In the mouth or under the pen of Jacques Lacan the simple question “cosa vuoi?” becomes a bomb. The bomb is intended, as so often in his case, to explode our illusions about ourselves. In what follows I wish to share with the reader a few, almost arbitrary, reflections on this simple but potent weapon.
A first line of reflection concerns the use of the Italian language. Lacan was very theatrical, indeed histrionic, in his therapeutic and didactical styles. Switching for two words out of French into Italian, whether written or spoken, certainly would have had a certain dramatic effect. Pronounced with the strong intonation of a question in Italian and accompanied by an insistent hand gesture, this question immediately puts the interlocutor under psychological pressure on various fronts. The two most obvious of these concern the two words of which the question is composed.
“Cosa”, or better still “Cosa?”, in the context of Lacan’s thought, is an extremely loaded term, loaded like a gun. The word succinctly poses questions and insinuates judgements. The first question is: “Do you know what you want?” or “Do you really think what you want is a cosa?” A key element in Lacan’s thought on desire is that it is never ultimately for the object desired, for the “cosa”. Even if it is possible to have that object the desire will remain in the form of lack and turn to another object, ad infinitum. The insinuation is clear: we do not know what we want and we will never have it, because our desire is not for a “cosa”. The damage to the psyche of the would-be autonomous subject is devastating: every time I desire something I must try to remember that my desire is far, far deeper than my desire for what I want.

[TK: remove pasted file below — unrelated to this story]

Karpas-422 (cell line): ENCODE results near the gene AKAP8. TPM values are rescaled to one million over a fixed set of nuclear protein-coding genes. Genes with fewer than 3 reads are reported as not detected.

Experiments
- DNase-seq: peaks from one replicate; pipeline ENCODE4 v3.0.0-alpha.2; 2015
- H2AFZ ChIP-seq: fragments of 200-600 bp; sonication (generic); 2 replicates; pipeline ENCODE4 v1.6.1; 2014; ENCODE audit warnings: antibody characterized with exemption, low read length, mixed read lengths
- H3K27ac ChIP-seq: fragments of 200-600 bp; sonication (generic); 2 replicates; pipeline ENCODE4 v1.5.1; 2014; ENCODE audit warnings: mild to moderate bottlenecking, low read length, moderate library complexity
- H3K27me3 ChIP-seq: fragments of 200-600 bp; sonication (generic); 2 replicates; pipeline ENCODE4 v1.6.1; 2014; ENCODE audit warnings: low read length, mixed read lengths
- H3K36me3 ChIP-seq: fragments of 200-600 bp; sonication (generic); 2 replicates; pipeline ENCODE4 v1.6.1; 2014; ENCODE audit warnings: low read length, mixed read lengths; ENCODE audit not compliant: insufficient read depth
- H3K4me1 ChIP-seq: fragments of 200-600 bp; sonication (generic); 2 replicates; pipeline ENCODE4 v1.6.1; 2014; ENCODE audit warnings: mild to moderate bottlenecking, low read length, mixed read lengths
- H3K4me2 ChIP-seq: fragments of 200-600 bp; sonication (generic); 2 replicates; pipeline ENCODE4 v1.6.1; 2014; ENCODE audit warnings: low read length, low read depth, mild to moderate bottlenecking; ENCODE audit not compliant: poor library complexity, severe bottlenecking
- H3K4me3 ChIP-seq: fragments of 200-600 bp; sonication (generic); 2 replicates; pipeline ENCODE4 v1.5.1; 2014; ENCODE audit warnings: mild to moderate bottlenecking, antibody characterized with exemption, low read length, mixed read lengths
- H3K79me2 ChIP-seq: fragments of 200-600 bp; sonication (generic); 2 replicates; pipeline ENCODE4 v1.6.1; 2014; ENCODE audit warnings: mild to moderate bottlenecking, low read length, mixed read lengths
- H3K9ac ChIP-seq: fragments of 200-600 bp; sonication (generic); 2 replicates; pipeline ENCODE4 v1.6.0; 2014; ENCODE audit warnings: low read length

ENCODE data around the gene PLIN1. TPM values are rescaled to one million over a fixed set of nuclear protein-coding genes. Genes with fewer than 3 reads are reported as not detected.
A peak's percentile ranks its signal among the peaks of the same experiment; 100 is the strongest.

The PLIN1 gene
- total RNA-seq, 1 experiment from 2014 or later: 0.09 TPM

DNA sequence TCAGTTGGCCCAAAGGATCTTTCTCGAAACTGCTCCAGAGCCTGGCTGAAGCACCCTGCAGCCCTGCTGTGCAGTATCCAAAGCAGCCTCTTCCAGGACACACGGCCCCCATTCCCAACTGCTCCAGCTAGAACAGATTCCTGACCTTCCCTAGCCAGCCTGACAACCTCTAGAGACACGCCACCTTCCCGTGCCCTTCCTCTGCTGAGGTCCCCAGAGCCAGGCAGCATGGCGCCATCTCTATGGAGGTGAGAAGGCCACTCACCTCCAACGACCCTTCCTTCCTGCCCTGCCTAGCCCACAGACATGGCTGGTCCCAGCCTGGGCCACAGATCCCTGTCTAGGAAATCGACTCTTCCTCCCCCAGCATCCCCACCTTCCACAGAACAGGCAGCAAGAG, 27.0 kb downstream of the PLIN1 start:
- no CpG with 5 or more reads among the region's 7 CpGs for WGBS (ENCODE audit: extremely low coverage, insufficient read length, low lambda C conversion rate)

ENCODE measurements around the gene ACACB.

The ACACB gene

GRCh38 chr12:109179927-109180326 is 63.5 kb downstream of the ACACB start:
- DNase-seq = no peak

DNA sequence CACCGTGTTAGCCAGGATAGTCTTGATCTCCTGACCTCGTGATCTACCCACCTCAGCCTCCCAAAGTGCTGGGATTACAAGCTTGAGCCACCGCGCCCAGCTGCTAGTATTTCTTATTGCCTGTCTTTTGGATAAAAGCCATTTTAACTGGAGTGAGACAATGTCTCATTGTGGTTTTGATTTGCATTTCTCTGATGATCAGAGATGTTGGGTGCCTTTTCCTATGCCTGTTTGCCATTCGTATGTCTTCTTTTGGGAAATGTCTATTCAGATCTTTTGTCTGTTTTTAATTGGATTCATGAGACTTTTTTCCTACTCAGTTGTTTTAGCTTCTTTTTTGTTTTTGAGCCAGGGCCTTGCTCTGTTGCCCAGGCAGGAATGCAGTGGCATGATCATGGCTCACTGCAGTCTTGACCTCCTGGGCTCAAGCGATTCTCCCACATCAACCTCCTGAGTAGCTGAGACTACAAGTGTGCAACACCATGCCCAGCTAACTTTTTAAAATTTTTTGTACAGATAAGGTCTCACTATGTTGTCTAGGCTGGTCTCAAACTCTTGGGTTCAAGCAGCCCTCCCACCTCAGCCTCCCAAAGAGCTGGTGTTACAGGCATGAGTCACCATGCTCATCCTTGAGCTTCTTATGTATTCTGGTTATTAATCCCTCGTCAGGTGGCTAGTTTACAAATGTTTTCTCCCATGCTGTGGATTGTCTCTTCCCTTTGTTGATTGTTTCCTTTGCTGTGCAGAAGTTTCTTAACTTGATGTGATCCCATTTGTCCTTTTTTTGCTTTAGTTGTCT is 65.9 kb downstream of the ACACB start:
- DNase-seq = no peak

“Vuoi” is also a charged word. In Italian this little word involves the infinitive “volere” and an ending of the 2nd person singular “-uoi”. Following Freud, one of the ambitions of Lacan’s life was to subvert the common conception of the autonomous individual subject. The problem is not just that you do not know what you want but you do not even know who you are.
“Que faire?”, we may ask, imitating Lacan’s style. It might seem from the above that his message is one of nihilism and despair. While elements of these are undeniably present in his thought it would be unfair and inaccurate to reduce his position to these. He did, in his maverick style, work with patients, write and give seminars and lectures for decades. What would be his answer to our question? Putting it in very simple terms, which he would certainly not do, it might go something like this: “Your desire is your relation to your being, your human form of being, or even your desire is you. Take your desire seriously but have the honesty and the courage to face it as it is in all its radical impossibility. Do not confuse it with your needs, which you may well satisfy. To be human is traumatic, it is to be agonizingly limited at every turn (due to language). Psychological health does not mean becoming a self-sufficient subject but becoming a painful openness to the other and to the Other”.
I will leave it to the kind reader to muse on the implications of all this for moral theology which I intend to take up in a future post.
p. Martin McKeever, CSsR